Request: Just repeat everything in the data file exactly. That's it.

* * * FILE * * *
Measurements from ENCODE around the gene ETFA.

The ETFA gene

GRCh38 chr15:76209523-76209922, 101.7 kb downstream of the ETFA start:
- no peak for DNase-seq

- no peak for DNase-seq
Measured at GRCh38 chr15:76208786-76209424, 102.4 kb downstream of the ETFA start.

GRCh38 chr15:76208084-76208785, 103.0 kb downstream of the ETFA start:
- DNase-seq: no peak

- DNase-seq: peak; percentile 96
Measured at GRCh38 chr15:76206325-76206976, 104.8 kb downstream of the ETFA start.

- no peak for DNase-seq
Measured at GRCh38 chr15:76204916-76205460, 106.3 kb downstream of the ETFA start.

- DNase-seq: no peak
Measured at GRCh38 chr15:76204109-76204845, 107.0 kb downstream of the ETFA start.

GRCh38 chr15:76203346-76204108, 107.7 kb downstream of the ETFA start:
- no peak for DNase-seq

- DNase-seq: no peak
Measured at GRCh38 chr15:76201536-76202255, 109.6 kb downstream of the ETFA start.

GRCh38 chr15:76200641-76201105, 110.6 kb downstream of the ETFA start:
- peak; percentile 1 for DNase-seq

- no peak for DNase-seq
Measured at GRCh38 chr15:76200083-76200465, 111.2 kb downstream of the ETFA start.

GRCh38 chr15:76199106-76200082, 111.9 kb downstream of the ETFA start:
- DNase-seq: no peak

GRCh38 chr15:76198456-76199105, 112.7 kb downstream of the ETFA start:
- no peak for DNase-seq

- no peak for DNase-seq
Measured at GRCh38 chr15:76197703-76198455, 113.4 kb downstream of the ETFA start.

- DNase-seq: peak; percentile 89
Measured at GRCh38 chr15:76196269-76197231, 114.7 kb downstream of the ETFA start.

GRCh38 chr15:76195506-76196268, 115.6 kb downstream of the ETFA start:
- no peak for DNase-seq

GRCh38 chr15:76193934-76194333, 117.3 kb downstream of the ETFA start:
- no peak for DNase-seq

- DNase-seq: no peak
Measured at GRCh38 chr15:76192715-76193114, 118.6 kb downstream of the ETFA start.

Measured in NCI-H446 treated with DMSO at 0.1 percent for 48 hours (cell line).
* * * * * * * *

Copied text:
Measurements from ENCODE around the gene ETFA.

The ETFA gene

GRCh38 chr15:76209523-76209922, 101.7 kb downstream of the ETFA start:
- no peak for DNase-seq

- no peak for DNase-seq
Measured at GRCh38 chr15:76208786-76209424, 102.4 kb downstream of the ETFA start.

GRCh38 chr15:76208084-76208785, 103.0 kb downstream of the ETFA start:
- DNase-seq: no peak

- DNase-seq: peak; percentile 96
Measured at GRCh38 chr15:76206325-76206976, 104.8 kb downstream of the ETFA start.

- no peak for DNase-seq
Measured at GRCh38 chr15:76204916-76205460, 106.3 kb downstream of the ETFA start.

- DNase-seq: no peak
Measured at GRCh38 chr15:76204109-76204845, 107.0 kb downstream of the ETFA start.

GRCh38 chr15:76203346-76204108, 107.7 kb downstream of the ETFA start:
- no peak for DNase-seq

- DNase-seq: no peak
Measured at GRCh38 chr15:76201536-76202255, 109.6 kb downstream of the ETFA start.

GRCh38 chr15:76200641-76201105, 110.6 kb downstream of the ETFA start:
- peak; percentile 1 for DNase-seq

- no peak for DNase-seq
Measured at GRCh38 chr15:76200083-76200465, 111.2 kb downstream of the ETFA start.

GRCh38 chr15:76199106-76200082, 111.9 kb downstream of the ETFA start:
- DNase-seq: no peak

GRCh38 chr15:76198456-76199105, 112.7 kb downstream of the ETFA start:
- no peak for DNase-seq

- no peak for DNase-seq
Measured at GRCh38 chr15:76197703-76198455, 113.4 kb downstream of the ETFA start.

- DNase-seq: peak; percentile 89
Measured at GRCh38 chr15:76196269-76197231, 114.7 kb downstream of the ETFA start.

GRCh38 chr15:76195506-76196268, 115.6 kb downstream of the ETFA start:
- no peak for DNase-seq

GRCh38 chr15:76193934-76194333, 117.3 kb downstream of the ETFA start:
- no peak for DNase-seq

- DNase-seq: no peak
Measured at GRCh38 chr15:76192715-76193114, 118.6 kb downstream of the ETFA start.

Measured in NCI-H446 treated with DMSO at 0.1 percent for 48 hours (cell line).